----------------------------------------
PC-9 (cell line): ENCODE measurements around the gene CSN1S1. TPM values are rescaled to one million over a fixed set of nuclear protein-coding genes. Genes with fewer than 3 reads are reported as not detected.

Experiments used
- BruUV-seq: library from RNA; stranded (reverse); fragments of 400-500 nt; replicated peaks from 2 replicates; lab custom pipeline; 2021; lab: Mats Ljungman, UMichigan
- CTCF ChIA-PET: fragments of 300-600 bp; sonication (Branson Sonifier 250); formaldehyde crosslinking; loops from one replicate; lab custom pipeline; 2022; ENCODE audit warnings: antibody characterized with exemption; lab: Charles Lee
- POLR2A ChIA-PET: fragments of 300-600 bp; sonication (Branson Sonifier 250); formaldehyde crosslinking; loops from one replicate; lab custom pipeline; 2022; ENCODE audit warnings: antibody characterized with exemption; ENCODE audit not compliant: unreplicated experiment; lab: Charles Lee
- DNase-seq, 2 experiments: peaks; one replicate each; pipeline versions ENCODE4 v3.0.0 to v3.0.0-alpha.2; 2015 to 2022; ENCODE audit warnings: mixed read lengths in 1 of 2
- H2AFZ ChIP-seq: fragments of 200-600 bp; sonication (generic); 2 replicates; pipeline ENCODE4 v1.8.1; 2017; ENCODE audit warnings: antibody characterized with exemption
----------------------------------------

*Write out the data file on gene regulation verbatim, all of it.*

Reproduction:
PC-9 (cell line): ENCODE measurements around the gene CSN1S1. TPM values are rescaled to one million over a fixed set of nuclear protein-coding genes. Genes with fewer than 3 reads are reported as not detected.

Experiments used
- BruUV-seq: library from RNA; stranded (reverse); fragments of 400-500 nt; replicated peaks from 2 replicates; lab custom pipeline; 2021; lab: Mats Ljungman, UMichigan
- CTCF ChIA-PET: fragments of 300-600 bp; sonication (Branson Sonifier 250); formaldehyde crosslinking; loops from one replicate; lab custom pipeline; 2022; ENCODE audit warnings: antibody characterized with exemption; lab: Charles Lee
- POLR2A ChIA-PET: fragments of 300-600 bp; sonication (Branson Sonifier 250); formaldehyde crosslinking; loops from one replicate; lab custom pipeline; 2022; ENCODE audit warnings: antibody characterized with exemption; ENCODE audit not compliant: unreplicated experiment; lab: Charles Lee
- DNase-seq, 2 experiments: peaks; one replicate each; pipeline versions ENCODE4 v3.0.0 to v3.0.0-alpha.2; 2015 to 2022; ENCODE audit warnings: mixed read lengths in 1 of 2
- H2AFZ ChIP-seq: fragments of 200-600 bp; sonication (generic); 2 replicates; pipeline ENCODE4 v1.8.1; 2017; ENCODE audit warnings: antibody characterized with exemption